Wednesday, December 28, 2011

Public Domain Images on Flickr

For some it will be old news, but Flickr has a section called The Commons, filled with photos believed to be in the public domain. Here's one of the repository's most recent additions, a 1952 photo of "Santa Claus handing out treats to nine young women on the beach."

Santa Claus handing out treats to nine young women on the beach: Saint Petersburg, Florida

Holiday hijinks aside, the repository boasts the participation of a wide assortment of international libraries, museums, and institutions, all attempting to make photos believed to be in the public domain available to the public. The Flickr community is asked to help tag photos with information so that it becomes a usefully searchable archive. If you're looking for photos for an online course or other project it would be worth a closer look.

Here's a sampling of the sorts of images available, any of which can be clicked to visit the image's page on Flickr:

USS West Virginia BB48 1934UntitledMembers of the Beth Elkhorn Coal Company Begin Donning Their Equipment to Prepare for the Kentucky State Mine Safety Contest at Benham, near Cumberland 10/1974[PARENTS MAGAZINE, GIRL WITH CAT]Photograph of President William J. Clinton Addressing the Citizens of Charleston, West Virginia , 08/09/1993

Scott's Run, West Virginia. Miner's child - Miller Hill Camp., 03/19/1937Fireworks on [Sydney?] harbourFarmer and sons walking in the face of a dust storm. Cimarron County, Oklahoma (LOC)Binding arteries of Hindoo twins after operation (LOC)Closeup of Doren Bishop, Robin Mines Superintendent for the Alma Coal Corporation, Ponders the Work That Must Be Done to Start a New Mine near Clothier and Madison, West Virginia 04/1974

Egypt: GizehFlower meadow in Llano, TexasA cat on HMAS EncounterYoungster Unknowingly Shares an Ice Cream Stick with a Dog as She Watches Judging During the Kiddies Parade in Johnson Park in New Ulm, Minnesota...Home life in Japan.

Gerty Theresa Radnitz Cori (1896-1957) and Carl Ferdinand Cori (1896-1984)911: President George W. Bush at Islamic Center, 09/17/2001."Top Women" at U.S. Steel's Gary, Indiana, Works, 1940-1945Sky Pirates!Monkeys on a Limb--17th Century Painting by Sosen

[Bob Burman, race car driver] (LOC)First African American All woman crew![George Baumgardner, St. Louis, AL (baseball)] (LOC)Martin Rubenstein and Kathleen Gorham, dancers in the J.C. Williamson production of Gay Rosalinda, 1946 / photographer Hal WilliamsCarmelite Book of Hours, f.16v-17, (157 x 110 mm), 16th century, Alexander Turnbull Library, MSR-11.

Friday, December 2, 2011

Scenario Based Learning

Many would love to instantly know
Kung Fu
“I know Kung Fu!”  I love that line from the movie The Matrix.  This is the movie where the protagonist- Neo – gets plugged into a computer and instantly gets knowledge uploaded to his brain.  This for me is a dream come true.  I would love to be “plugged in” and learn all sorts of things.  Then I would have no anxiety about dinner with the in-laws and that “know it all” Uncle Chris.  Chris knows everything about everything and he lets you know that your brain capacity is inferior to his.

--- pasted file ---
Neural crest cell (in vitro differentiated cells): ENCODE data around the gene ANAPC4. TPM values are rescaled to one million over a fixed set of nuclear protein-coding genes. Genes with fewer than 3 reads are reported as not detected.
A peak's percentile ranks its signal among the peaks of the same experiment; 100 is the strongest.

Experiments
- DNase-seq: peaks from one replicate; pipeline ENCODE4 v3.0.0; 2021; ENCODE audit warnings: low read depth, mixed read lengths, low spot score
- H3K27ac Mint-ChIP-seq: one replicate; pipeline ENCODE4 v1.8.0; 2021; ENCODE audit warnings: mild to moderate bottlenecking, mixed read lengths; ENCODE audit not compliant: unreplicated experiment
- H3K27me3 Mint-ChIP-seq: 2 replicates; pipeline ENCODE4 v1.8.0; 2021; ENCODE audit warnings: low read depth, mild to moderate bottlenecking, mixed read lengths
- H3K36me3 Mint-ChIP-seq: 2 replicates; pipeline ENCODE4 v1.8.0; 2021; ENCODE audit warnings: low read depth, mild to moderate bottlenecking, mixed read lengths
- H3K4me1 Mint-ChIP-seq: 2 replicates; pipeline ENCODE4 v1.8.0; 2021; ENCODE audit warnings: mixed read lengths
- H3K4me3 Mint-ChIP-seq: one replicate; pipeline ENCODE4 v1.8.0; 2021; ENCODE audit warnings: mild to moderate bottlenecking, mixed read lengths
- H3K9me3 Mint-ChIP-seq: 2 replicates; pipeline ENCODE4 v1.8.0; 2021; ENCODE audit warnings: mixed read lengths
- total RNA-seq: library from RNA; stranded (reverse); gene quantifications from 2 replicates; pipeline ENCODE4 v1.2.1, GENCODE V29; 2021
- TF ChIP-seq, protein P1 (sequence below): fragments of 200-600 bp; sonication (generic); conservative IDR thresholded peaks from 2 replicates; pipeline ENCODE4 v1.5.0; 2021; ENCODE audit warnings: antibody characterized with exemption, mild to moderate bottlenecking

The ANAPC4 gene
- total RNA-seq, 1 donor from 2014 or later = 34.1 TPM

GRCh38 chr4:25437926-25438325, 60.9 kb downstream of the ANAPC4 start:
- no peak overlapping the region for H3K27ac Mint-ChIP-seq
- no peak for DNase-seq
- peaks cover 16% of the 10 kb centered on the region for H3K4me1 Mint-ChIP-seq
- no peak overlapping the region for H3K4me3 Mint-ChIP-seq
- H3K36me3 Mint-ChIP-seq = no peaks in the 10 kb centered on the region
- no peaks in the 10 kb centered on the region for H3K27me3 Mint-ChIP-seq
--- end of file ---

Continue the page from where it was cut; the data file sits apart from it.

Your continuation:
However, there is a new fad in eLearning that claims to be accelerated learning.  According to an article by Ruth Clark, scenario based learning is able to accelerate learning.  Sighting research from the University of Pittsburgh and the U.S. Air Force Clark notes: “Imagine accelerating the know-how of two-year electronics technicians to the level of 10-year veterans with just 25 hours of training!” Wow!  No swallowing a red pill involved. 

What is Scenario Based Learning?

Scenario Based Learning (SBL) is a carefully constructed lesson that involves “real world” tasks and problems.  Clark compares Scenario Based Learning to “problem-based learning” or “case based learning”.  From my research, there may be some slight differences, but the concepts are very similar – practicing newly acquired knowledge to solve real life problems.

I went on a brief quest to find out more about SBL.  Here are some basic characteristics that I have found.
  1. Scenarios site prerequisite knowledge or the basic heuristics of the subject matter previously learned.
  2. Most scenarios had a character involved.
  3. It told a story or involve the problem with a story.
  4. The learner was given a chance to use the pre-requisite knowledge, and then given feedback about the choices made.
Some of the experts seemed to disagree with the degree of feedback that the learner received.  It is important to note that all do agree that you can over-do the feedback.  According to Ray Jiménez PhD,  you can´t pontificate or give away the answers.  “When was the last time you watched a really good movie, enjoyed it, and at the end, someone came out of the big screen and interpreted the moved for you?”   I agree.  Part of good learning transfer is about being actively engaged in finding the answers.  Making it too easy by giving away the answers would be inappropriate.  Feedback is necessary of course.  Where you draw the line for the feedback is up to you. 

Works Cited

Clark, Ruth. "Accelerating Expertixe With Scenario-Based Learning." Training + Development (2009): 84-85.
Jimenez, Ray Ph.D. Scenario-Based Learning. Los Angeles: Monogatari Press, 2009.